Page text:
ISBE 1915 edition

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Posts 1032
Mike Pettit | Forum Activity | Replied: Wed, Apr 4 2012 2:54 PM

Tony Kan:

Please bear with me but why buy ISBE 1915, when it won't have the benefit of the last 90-something years of theological development?

 

The development of theology over the past 90 years is seen by many as little short of apostacy

Posts 232
Genghis | Forum Activity | Replied: Wed, Apr 4 2012 3:38 PM

But surely

  1. technological benefits such as the internet, the pc which have led to useful tools such as Logos, and made so many writers and thinkers much more accessible to a wider audience; and
  2. archaeological discoveries such as the DSS and the insights that have arisen from an examination of such findings
  3. The continuing but gradual reapprochment between Jews and Christians

must have led to some progress?

Posts 1032
Mike Pettit | Forum Activity | Replied: Wed, Apr 4 2012 4:02 PM

There is also the impact of relevatism, a denial of historic revelation and a desire not to offend those of other faiths at the expense of truth to balance against the issue that you correctly (in my view) identify as a plus points. It is important to recognise though that people are no smarter now then they used to be.  

At least historic thought can be seen in perspective, modern scholorship is hard to judge given the difficulty in seeing what our own blind spots are.  

Posts 2691
mab | Forum Activity | Replied: Thu, Apr 5 2012 3:15 PM

Tony Kan:

Please bear with me but why buy ISBE 1915, when it won't have the benefit of the last 90-something years of theological development?

It's more for the conservative stance of the authors. There are other, better works, for newer findings.

FWIW, I bid on this one because I've found it more helpful at times. 

The mind of man is the mill of God, not to grind chaff, but wheat. Thomas Manton | Study hard, for the well is deep, and our brains are shallow. Richard Baxter

Posts 2964
tom | Forum Activity | Replied: Thu, Apr 5 2012 3:41 PM

Tony Kan:

Please bear with me but why buy ISBE 1915, when it won't have the benefit of the last 90-something years of theological development?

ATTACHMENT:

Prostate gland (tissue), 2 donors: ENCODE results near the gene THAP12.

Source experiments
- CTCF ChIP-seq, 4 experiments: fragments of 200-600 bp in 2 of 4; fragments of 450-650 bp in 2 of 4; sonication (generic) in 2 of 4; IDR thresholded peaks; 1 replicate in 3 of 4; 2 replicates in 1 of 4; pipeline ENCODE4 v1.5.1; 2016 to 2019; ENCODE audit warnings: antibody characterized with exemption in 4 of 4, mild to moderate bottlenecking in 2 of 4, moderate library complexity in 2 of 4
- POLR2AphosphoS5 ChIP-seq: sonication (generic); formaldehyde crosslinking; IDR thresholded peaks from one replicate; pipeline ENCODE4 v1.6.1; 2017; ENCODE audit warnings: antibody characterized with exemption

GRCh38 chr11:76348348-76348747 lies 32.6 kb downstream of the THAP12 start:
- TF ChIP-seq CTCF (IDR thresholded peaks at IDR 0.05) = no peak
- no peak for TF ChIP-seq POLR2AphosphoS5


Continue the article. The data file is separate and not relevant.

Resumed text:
I was thinking the same thing, and when I read Phil's statement:

Phil Gons:
He's referring to the revised edition (1979–1995). Some don't like it as well because it's not as theologically conservative as the original.

I almost spilled my drink because I am thinking that the 1995 version of ISBE is very very very conservative.

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Matthew C Jones | Forum Activity | Replied: Tue, Apr 10 2012 5:40 PM

tom collinge:
I almost spilled my drink because I am thinking that the 1995 version of ISBE is very very very conservative.

Coffee But Tom, the 1915 edition of the ISBE is very, very, very, very conservative. Wink 

                                                                          1       2       3       4

That makes the 1995 edition one "very" closer to the liberal column. Devil I find both editions worthy reference titles. They are both more conservative than the Anchor Yale Bible Dictionary.

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David Carter | Forum Activity | Replied: Tue, Apr 10 2012 5:45 PM

Super Tramp:

That makes the 1995 edition one "very" closer to the liberal column. Devil I find both editions worthy reference titles. They are both more conservative than the Anchor Yale Bible Dictionary.

Could you explain what makes the Anchor Yale Bible Dictionary (which I own) less conservative or - to put it another way - more liberal than the ISBE? Maybe you could cite an example or two.

Thanks

 

Posts 1680
Jerry M | Forum Activity | Replied: Tue, Apr 10 2012 7:59 PM

You could start with source hypothesis for the Old Testament.   Anchor states....the long-established identification of J (the Yahwist), E (the Elohist), and P (the Priestly source) still provides the most plausible model for the composition of Genesis.  ISBE states....And when critics go so far as to divide J and E and P into many subparts, it becomes all the more impossible to make the names for God a basis for this division into sources.

"For the kingdom of God does not consist in words but in power"      Wiki Table of Contents

Posts 1517
Josh | Forum Activity | Replied: Tue, Apr 10 2012 8:12 PM

Rosie Perera:

There are some books in history that have a classic year people continue to go back to as the best edition, even when later updates have come out. This was the case with the 11th edition of the Encyclopedia Britannica (1910-1911). People are still collecting it!

Yes, you are correct. The 1911 Encyclopedia Britannica and the 1828/1913 Webster's Dictionary are very popular among the evangelical homeschooling movement. Both are online free:

http://www.1828-dictionary.com

http://www.1911encyclopedia.org

 

 

Posts 570
Rev Chris | Forum Activity | Replied: Tue, Apr 10 2012 8:33 PM

Tony Kan:

But surely

  1. technological benefits such as the internet, the pc which have led to useful tools such as Logos, and made so many writers and thinkers much more accessible to a wider audience; and
  2. archaeological discoveries such as the DSS and the insights that have arisen from an examination of such findings
  3. The continuing but gradual reapprochment between Jews and Christians

must have led to some progress?